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Nature. 2017 Nov 8;551(7679):232-236. doi: 10.1038/nature24636.

Fully integrated silicon probes for high-density recording of neural activity.

Author information

HHMI Janelia Research Campus, 19700 Helix Drive, Ashburn, Virginia 20147, USA.
UCL Institute of Neurology, University College London, London WC1N 3BG, UK.
Department of Neuroscience, Physiology and Pharmacology, University College London, London WC1E 6DE, UK.
UCL Institute of Ophthalmology, University College London, London EC1V 9EL, UK.
Allen Institute for Brain Science, 615 Westlake Avenue North, Seattle, Washington 98109, USA.
Department of Cell and Developmental Biology, University College London, London WC1E 6BT, UK.
Sainsbury Wellcome Centre, University College London, London W1T 4JG, UK.
Department of Neurology, University of British Columbia, Vancouver, British Columbia V6T 2B5, Canada.
imec, Kapeldreef 75, 3001 Heverlee, Leuven, Belgium.
Neuro-Electronics Research Flanders, Kapeldreef 75, 3001 Leuven, Belgium.
KU Leuven, Department of Biology, Naamsestraat 59, 3000 Leuven, Belgium.
White Matter LLC, 999 3rd Avenue 700, 98104 Seattle, USA.
VIB, 3001 Leuven, Belgium.
Wolfson Institute for Biomedical Research, University College London, Gower Street, London WC1E 6BT, UK.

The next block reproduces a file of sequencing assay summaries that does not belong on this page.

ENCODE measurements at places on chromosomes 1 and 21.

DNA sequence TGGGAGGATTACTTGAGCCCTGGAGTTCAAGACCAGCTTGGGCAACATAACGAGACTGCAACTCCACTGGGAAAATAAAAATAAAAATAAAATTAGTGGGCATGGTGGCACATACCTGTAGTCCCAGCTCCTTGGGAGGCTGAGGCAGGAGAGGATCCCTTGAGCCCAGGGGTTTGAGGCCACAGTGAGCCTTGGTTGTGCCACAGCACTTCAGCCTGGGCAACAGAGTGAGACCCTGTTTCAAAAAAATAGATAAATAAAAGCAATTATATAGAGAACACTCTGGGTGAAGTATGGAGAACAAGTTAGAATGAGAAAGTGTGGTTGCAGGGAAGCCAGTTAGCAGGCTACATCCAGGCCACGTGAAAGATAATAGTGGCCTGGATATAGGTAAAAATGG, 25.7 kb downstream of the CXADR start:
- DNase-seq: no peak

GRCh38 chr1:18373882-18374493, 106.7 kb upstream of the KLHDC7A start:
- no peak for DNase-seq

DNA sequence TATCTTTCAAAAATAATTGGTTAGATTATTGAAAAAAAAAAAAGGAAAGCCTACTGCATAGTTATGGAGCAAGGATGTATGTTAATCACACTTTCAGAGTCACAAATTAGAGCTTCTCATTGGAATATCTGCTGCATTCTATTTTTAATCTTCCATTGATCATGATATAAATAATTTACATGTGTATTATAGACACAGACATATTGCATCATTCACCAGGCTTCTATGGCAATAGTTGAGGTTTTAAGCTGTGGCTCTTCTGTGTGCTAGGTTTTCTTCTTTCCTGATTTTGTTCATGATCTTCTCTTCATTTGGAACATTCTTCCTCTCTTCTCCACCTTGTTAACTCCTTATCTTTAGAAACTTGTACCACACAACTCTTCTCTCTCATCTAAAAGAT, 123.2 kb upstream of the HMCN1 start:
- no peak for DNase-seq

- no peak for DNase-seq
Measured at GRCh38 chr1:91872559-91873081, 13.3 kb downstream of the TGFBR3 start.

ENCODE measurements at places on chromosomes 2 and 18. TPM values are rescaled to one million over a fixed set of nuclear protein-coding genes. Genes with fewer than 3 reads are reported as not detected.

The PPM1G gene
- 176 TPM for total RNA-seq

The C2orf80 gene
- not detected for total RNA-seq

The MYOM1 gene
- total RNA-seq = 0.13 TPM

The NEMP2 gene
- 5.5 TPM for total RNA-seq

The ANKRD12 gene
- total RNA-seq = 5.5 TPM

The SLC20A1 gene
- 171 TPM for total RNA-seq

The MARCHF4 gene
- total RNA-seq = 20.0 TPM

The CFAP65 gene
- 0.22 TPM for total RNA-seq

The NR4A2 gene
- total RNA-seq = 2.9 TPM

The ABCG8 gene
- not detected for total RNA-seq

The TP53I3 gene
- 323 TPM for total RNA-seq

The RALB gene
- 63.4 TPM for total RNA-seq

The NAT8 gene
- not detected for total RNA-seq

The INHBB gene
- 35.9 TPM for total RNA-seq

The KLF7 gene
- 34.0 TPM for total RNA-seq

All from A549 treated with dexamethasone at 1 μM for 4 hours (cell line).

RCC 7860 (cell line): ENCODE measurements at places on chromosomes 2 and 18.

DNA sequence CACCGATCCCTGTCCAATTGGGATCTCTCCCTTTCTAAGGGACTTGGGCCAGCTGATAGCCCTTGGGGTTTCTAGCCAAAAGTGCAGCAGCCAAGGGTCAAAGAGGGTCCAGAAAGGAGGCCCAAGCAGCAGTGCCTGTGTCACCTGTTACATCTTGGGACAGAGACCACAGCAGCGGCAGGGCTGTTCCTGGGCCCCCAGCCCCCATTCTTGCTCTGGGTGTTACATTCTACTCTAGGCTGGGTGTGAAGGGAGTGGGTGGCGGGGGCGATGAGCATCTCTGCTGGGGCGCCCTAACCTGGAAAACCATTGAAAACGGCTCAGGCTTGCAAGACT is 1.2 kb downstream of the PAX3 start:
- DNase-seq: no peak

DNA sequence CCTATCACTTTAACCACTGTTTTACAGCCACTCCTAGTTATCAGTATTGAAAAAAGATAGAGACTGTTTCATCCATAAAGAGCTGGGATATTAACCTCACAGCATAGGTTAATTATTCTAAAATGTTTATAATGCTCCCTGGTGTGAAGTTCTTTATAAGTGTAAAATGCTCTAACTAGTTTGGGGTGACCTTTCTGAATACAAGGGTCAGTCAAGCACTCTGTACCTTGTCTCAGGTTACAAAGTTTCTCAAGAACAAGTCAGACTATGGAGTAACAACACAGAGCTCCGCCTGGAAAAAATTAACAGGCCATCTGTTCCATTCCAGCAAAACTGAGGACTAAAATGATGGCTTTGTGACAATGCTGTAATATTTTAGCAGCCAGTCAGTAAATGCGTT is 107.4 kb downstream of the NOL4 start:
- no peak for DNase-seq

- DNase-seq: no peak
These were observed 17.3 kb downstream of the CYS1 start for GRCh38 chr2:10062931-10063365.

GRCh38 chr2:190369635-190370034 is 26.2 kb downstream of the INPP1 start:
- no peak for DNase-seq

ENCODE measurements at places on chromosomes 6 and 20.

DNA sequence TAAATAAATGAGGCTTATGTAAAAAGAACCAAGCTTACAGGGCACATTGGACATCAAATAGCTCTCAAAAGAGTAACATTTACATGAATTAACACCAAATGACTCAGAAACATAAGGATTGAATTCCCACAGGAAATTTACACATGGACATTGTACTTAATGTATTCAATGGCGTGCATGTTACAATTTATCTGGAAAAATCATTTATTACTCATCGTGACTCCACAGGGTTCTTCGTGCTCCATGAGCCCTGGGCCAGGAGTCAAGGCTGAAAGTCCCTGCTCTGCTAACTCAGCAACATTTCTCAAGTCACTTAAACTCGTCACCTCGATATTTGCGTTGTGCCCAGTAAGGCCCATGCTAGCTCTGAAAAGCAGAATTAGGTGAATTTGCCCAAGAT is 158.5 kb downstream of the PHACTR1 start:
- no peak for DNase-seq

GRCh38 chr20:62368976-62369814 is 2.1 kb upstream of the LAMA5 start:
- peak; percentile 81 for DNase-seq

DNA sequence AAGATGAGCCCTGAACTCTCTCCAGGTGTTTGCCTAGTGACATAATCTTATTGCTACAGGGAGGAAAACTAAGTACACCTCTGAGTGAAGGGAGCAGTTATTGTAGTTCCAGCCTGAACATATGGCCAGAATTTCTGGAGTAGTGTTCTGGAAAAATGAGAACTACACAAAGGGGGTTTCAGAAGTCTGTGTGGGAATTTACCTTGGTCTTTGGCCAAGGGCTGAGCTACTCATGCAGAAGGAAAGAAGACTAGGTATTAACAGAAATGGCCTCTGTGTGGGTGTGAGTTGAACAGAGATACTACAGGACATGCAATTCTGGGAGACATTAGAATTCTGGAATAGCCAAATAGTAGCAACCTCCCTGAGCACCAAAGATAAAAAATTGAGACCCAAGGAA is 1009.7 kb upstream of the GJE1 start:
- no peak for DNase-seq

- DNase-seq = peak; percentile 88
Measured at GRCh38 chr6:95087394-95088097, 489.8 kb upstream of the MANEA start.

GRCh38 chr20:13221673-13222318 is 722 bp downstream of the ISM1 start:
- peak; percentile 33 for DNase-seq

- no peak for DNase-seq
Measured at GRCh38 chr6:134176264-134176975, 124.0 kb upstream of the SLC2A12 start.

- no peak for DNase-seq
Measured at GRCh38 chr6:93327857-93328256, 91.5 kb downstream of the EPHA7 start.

Centre for Systems Neuroscience, University of Leicester, Leicester LE1 7QR, UK.


Sensory, motor and cognitive operations involve the coordinated action of large neuronal populations across multiple brain regions in both superficial and deep structures. Existing extracellular probes record neural activity with excellent spatial and temporal (sub-millisecond) resolution, but from only a few dozen neurons per shank. Optical Ca2+ imaging offers more coverage but lacks the temporal resolution needed to distinguish individual spikes reliably and does not measure local field potentials. Until now, no technology compatible with use in unrestrained animals has combined high spatiotemporal resolution with large volume coverage. Here we design, fabricate and test a new silicon probe known as Neuropixels to meet this need. Each probe has 384 recording channels that can programmably address 960 complementary metal-oxide-semiconductor (CMOS) processing-compatible low-impedance TiN sites that tile a single 10-mm long, 70 × 20-μm cross-section shank. The 6 × 9-mm probe base is fabricated with the shank on a single chip. Voltage signals are filtered, amplified, multiplexed and digitized on the base, allowing the direct transmission of noise-free digital data from the probe. The combination of dense recording sites and high channel count yielded well-isolated spiking activity from hundreds of neurons per probe implanted in mice and rats. Using two probes, more than 700 well-isolated single neurons were recorded simultaneously from five brain structures in an awake mouse. The fully integrated functionality and small size of Neuropixels probes allowed large populations of neurons from several brain structures to be recorded in freely moving animals. This combination of high-performance electrode technology and scalable chip fabrication methods opens a path towards recording of brain-wide neural activity during behaviour.

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